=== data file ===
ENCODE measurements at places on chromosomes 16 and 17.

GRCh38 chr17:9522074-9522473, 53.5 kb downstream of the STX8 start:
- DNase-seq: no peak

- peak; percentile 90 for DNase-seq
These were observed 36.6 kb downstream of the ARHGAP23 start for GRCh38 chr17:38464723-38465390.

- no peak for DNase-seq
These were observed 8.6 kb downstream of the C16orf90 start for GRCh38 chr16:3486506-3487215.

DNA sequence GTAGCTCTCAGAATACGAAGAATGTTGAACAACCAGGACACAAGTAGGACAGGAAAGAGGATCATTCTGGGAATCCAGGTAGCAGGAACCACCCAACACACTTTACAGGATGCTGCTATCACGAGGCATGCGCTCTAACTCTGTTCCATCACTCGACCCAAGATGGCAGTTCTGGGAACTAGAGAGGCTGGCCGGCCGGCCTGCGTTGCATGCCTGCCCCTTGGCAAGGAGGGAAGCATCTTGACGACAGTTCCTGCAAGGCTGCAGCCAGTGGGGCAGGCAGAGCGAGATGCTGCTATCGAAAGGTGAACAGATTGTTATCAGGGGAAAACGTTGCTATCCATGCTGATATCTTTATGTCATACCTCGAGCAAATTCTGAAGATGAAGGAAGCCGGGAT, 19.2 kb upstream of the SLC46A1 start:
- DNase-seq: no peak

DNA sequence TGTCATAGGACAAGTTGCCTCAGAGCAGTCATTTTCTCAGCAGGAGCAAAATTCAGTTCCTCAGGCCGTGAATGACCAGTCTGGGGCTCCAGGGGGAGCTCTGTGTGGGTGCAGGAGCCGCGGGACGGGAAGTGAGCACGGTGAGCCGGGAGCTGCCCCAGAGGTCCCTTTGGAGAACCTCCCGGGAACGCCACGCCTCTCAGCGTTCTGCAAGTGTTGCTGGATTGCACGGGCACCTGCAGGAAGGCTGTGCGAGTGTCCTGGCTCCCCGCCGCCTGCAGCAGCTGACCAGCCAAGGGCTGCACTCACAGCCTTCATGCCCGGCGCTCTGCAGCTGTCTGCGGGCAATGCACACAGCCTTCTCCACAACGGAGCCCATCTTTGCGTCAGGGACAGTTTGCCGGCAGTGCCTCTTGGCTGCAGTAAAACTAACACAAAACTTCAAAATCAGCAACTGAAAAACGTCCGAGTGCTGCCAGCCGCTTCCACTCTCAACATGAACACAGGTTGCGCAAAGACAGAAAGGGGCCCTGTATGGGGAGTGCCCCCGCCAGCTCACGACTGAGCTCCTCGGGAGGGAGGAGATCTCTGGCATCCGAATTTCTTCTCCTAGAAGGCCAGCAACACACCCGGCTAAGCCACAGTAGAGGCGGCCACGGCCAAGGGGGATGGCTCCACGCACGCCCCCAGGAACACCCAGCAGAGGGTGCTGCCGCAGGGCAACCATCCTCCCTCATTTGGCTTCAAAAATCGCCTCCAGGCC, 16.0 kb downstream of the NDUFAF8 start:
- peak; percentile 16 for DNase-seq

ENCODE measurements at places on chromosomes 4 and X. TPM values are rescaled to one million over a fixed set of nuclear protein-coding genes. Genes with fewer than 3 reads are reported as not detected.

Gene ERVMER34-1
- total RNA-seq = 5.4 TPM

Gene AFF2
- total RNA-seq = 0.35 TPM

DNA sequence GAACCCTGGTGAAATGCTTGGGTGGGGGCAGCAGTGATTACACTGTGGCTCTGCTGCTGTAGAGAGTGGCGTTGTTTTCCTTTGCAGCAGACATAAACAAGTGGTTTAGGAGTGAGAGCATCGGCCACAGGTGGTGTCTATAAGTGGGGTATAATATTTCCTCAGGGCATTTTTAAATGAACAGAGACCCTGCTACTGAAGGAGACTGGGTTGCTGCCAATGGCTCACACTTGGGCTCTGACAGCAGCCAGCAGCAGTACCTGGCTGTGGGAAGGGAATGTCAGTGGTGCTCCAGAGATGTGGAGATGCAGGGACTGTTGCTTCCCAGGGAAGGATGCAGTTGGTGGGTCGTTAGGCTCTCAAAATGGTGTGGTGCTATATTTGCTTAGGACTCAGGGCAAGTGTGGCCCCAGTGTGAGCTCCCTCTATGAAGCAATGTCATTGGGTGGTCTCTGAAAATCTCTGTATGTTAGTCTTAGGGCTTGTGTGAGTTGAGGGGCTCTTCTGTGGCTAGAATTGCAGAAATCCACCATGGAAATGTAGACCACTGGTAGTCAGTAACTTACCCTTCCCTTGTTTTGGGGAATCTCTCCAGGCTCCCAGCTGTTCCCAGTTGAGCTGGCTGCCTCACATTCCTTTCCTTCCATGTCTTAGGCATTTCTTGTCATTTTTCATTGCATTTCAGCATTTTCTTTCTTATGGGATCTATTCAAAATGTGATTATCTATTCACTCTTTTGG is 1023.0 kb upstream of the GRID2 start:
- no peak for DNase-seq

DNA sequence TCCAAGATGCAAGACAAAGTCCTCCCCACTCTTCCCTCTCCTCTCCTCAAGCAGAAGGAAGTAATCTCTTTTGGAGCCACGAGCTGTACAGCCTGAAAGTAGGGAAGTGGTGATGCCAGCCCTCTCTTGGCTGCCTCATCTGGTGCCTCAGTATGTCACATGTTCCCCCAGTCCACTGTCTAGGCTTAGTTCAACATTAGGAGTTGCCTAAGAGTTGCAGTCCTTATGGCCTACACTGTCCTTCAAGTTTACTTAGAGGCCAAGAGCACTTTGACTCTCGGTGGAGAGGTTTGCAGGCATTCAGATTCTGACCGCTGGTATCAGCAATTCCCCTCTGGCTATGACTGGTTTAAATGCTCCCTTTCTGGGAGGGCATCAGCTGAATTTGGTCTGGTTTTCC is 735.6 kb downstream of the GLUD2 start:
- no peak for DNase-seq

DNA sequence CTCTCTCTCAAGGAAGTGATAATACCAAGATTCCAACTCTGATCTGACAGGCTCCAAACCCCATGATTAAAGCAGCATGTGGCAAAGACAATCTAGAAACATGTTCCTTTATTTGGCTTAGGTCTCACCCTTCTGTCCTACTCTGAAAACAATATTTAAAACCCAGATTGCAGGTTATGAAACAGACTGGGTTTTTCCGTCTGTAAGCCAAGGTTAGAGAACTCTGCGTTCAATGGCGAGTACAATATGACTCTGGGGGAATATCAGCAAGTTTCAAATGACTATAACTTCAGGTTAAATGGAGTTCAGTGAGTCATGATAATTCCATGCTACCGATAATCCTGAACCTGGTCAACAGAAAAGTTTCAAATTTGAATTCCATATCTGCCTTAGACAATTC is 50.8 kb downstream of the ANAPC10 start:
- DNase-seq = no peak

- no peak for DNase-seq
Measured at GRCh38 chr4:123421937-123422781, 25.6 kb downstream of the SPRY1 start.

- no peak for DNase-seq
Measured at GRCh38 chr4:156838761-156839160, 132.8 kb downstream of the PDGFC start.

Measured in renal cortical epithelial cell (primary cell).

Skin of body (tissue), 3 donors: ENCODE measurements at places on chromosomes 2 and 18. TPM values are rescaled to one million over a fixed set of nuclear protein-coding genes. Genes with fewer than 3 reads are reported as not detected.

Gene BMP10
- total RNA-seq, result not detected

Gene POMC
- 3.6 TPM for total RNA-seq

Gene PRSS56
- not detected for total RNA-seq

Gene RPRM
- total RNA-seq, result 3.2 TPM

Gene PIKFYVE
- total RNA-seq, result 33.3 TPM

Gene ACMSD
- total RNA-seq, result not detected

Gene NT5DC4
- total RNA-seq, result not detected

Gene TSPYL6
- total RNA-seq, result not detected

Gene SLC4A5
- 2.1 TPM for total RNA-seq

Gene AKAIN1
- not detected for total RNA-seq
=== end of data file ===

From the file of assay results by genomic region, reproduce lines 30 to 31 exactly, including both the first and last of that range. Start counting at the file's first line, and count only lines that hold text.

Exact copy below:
- total RNA-seq, result not detected

Gene POMC